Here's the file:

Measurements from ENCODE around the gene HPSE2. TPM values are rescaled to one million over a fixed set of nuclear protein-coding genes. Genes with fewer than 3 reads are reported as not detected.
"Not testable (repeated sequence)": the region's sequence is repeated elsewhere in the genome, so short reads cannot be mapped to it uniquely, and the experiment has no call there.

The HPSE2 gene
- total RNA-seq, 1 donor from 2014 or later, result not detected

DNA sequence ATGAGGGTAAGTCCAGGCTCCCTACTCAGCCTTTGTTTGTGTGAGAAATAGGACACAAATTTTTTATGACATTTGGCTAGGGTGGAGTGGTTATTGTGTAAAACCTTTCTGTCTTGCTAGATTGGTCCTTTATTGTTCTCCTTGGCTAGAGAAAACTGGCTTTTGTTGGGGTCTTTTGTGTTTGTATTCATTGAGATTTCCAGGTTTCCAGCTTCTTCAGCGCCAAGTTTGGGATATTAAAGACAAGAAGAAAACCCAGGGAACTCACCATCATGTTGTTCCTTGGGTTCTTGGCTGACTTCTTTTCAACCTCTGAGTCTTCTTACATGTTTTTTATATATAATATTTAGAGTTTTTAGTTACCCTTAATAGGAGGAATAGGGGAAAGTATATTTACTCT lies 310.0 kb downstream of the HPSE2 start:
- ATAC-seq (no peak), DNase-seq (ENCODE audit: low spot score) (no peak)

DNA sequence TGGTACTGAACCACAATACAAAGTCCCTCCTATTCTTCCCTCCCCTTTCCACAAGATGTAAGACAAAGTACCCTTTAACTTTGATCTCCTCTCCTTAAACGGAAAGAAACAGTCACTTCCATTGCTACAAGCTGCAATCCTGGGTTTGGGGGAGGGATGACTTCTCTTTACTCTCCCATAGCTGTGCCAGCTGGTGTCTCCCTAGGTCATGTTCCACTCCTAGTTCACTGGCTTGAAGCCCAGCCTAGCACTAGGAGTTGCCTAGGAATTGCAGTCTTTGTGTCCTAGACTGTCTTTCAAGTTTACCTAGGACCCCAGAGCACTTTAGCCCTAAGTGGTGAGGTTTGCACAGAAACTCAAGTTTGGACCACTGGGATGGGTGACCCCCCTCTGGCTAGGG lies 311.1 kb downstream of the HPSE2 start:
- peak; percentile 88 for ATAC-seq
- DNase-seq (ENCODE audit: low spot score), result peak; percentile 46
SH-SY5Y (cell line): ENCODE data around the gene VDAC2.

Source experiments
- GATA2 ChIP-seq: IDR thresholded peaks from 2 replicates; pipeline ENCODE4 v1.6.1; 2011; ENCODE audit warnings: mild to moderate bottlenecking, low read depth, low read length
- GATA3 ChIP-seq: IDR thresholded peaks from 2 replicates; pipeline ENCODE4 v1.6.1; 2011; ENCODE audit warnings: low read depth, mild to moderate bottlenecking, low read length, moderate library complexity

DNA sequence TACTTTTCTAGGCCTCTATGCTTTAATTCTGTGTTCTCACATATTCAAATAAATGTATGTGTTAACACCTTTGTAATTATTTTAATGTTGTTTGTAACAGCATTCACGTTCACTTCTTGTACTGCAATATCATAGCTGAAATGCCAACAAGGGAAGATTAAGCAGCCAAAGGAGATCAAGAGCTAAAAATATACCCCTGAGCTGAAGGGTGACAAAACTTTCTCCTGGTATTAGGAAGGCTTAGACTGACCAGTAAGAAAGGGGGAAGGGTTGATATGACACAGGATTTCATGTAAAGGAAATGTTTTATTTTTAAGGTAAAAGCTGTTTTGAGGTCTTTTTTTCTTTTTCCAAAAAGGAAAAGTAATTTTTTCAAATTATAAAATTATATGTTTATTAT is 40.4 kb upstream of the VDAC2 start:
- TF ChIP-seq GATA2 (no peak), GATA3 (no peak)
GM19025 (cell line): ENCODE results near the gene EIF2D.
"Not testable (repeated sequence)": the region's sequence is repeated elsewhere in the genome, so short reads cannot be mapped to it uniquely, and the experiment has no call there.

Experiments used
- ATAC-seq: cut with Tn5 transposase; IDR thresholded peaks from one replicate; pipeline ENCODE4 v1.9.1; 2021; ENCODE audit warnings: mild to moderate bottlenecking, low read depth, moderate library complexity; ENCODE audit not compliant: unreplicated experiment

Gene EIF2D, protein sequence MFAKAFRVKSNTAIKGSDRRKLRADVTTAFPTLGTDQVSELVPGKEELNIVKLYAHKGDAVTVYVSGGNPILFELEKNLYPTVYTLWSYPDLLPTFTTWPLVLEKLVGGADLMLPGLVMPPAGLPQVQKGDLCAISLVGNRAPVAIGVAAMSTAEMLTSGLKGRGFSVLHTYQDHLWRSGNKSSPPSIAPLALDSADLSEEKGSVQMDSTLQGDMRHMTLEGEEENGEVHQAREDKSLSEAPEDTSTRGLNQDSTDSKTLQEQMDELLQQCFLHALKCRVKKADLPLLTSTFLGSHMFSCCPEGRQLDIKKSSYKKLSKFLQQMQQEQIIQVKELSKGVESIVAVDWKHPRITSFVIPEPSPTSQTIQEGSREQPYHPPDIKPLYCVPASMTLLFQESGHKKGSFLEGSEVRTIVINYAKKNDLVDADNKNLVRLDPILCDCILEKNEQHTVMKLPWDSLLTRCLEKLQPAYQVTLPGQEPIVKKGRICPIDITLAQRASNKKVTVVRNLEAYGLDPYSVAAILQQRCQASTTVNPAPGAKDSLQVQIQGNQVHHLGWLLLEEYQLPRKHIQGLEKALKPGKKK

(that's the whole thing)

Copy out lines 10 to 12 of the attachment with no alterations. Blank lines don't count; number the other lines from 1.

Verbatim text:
SH-SY5Y (cell line): ENCODE data around the gene VDAC2.

Source experiments
- GATA2 ChIP-seq: IDR thresholded peaks from 2 replicates; pipeline ENCODE4 v1.6.1; 2011; ENCODE audit warnings: mild to moderate bottlenecking, low read depth, low read length